$53M NIA Grant Will Test Alzheimer’s Care in Real-world Settings

Mary Chapman avatar

by Mary Chapman |

Share this article:

Share article via email
Long-term trial of bryostatin-1 for Alzheimer's

The National Institute on Aging (NIA) has awarded a five-year grant expected to total $53.4 million to Brown University and Hebrew SeniorLife to lead the creation and management of a research incubator to test Alzheimer’s and dementia care interventions in real-world settings.

Called the NIA Imbedded Pragmatic AD/ADRD Clinical Trials (IMPACT) Collaboratory, the incubator will be produced with the help of more than 30 research institutions nationwide, including the New York University Rory Meyers College of Nursing.

The overarching goal is to spur innovation to help patients and their caregivers. The IMPACT collaboratory is intended to foster development of practical clinical trials conducted in environments that include hospitals, homes, assisted living facilities, adult day centers and nursing homes, while serving as a nationwide resource for future clinical trial development.

The collaboratory calls for funding, guiding, and assessing up to 40 pilot investigations. Another goal is development of best practices for implementing and measuring patient care, which will be shared with scientists at large.

“This grant will revolutionize the national infrastructure for research into how care is delivered to people living with dementia and their caregivers,” Vince Mor, collaboration co-leader, said in a press release. Mor is a professor of health services, policy and practice at Brown’s School of Public Health.  “The key is figuring out how to take an idea that worked in an ideal situation and adapt it so it can be piloted in the messy real-world system of care providers that exists across the U.S.”

It is hoped the pilot projects will produce data necessary to influence larger federally supported investigations to improve care and health outcomes. The idea is that testing dementia care enhancements in everyday settings will permit broader and and more diverse participation, and fortify the applicability and implementation of investigative results in real-world settings.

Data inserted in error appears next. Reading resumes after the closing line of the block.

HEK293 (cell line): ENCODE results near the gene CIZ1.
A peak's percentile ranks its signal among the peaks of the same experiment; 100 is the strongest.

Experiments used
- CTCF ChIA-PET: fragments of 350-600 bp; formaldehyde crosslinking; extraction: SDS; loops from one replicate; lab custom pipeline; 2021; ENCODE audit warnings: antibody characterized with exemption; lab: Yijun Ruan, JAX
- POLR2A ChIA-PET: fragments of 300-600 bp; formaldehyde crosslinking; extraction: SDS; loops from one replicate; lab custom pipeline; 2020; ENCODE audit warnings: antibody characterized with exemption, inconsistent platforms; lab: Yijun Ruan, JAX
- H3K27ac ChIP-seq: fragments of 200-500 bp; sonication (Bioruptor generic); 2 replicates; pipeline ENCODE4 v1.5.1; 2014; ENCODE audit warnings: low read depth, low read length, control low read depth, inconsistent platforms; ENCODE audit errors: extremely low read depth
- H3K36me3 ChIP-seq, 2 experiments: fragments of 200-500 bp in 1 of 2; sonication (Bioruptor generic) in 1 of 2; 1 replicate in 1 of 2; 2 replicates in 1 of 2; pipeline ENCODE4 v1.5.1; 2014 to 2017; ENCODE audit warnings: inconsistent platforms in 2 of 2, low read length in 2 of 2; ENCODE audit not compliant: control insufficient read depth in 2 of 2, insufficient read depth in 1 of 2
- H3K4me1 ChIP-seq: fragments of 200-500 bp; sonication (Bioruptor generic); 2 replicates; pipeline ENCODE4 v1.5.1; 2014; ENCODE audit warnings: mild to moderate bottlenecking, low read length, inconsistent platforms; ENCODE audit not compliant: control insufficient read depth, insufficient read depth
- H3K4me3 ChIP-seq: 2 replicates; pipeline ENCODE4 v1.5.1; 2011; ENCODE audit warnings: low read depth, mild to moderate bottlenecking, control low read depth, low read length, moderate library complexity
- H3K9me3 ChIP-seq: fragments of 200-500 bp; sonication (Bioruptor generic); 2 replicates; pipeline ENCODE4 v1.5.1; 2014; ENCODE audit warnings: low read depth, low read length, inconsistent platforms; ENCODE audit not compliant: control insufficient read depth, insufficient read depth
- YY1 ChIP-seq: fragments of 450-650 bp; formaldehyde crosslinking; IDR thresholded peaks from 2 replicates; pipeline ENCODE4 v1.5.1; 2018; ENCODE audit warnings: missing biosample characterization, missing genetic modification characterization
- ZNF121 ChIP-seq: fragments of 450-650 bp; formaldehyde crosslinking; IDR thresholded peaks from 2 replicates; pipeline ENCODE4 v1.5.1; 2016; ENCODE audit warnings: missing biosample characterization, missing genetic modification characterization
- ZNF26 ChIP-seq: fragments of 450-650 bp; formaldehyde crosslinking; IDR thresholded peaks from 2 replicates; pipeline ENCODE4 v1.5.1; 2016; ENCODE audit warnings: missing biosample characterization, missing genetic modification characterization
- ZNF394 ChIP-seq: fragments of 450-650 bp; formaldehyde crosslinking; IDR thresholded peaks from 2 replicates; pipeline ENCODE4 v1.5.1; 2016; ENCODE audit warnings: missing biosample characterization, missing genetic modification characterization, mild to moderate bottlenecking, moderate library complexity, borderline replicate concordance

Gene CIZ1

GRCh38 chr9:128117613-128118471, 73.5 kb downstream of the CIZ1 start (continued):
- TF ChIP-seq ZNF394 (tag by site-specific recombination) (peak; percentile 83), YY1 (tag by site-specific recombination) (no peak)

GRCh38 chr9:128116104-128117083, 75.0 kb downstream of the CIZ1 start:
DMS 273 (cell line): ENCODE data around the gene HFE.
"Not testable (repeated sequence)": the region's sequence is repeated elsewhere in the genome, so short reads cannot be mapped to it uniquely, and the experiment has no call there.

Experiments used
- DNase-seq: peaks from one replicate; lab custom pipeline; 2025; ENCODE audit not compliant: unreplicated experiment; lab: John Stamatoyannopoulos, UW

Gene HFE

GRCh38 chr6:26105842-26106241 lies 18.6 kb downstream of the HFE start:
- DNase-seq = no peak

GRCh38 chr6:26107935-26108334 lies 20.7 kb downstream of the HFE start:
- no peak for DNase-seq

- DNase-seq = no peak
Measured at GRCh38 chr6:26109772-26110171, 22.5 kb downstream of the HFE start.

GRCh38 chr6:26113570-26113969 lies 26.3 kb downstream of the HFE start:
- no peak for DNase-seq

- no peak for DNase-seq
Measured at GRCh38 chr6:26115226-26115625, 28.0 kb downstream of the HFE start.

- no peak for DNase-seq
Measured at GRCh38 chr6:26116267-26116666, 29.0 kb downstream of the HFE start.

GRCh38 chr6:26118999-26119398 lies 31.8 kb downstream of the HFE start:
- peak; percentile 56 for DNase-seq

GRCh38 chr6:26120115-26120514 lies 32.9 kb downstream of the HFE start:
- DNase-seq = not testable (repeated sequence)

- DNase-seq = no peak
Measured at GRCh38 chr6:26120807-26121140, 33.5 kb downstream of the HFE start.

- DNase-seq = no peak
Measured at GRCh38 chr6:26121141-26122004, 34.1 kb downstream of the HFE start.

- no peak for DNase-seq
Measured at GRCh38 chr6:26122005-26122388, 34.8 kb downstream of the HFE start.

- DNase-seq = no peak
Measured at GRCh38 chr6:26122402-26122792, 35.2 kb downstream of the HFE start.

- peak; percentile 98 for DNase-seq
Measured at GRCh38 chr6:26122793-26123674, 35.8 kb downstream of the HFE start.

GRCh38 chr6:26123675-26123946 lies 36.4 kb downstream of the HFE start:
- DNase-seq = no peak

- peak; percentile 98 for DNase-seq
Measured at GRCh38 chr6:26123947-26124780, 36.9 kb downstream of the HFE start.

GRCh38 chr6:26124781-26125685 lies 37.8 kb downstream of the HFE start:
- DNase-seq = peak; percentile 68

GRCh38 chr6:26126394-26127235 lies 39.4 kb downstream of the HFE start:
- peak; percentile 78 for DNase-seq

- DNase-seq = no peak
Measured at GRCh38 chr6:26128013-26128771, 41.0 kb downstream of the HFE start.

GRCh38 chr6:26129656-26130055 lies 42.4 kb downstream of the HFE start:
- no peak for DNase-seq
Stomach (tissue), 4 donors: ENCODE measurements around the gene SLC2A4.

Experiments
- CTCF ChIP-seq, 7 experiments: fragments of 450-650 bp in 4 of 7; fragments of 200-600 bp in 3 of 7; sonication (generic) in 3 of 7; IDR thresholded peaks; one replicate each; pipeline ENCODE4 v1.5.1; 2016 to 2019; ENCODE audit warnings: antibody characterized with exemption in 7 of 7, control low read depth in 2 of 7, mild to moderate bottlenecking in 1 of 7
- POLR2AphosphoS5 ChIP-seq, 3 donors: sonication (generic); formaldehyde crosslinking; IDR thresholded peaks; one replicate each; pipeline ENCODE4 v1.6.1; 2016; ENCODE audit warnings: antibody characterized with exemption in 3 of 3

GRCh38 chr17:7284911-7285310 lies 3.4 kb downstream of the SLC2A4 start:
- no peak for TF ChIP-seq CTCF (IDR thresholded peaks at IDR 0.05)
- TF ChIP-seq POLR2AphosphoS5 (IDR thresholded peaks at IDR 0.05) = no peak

“These pilot projects will seed full-scale studies aimed at both improving the quality of life and health outcomes of people with dementia, and reducing the immense stress and health effects that caring for this population has on family and professional caregivers,” said a statement by Ab Brody, PhD, RN, associate professor at NYU Meyers and co-leader of the incubator’s Pilot Core, which will fund the trials.

“It will also foster the expertise and career growth of researchers in Alzheimer’s disease and related disorders, enhancing the nation’s capacity to conduct clinical research on aging,” Brody said.

In the projects, collaborators will help with ethical issues such as how to gain consent from Alzheimer’s and dementia patients. They also will help with technical support, project design, advice regarding measurement of patient and caregiver-reported outcomes, results dissemination, partnerships with healthcare systems interested in conducting trials, inclusion of diverse populations and cultures, and best practices.

“The NIA IMPACT Collaboratory will transform the delivery, quality and outcomes of care provided to Americans with dementia and their caregivers by accelerating the testing and adoption of evidence-based interventions within healthcare systems,” said Susan Mitchell, MD, collaboration co-leader and professor of medicine at Harvard Medical School.

Hebrew Senior Life is a Harvard Medical School affiliate that offers senior housing and healthcare, research into aging, and education for geriatric care providers. It will partner with Brown to manage the collaboratory.

The NIA is part of the National Institutes of Health.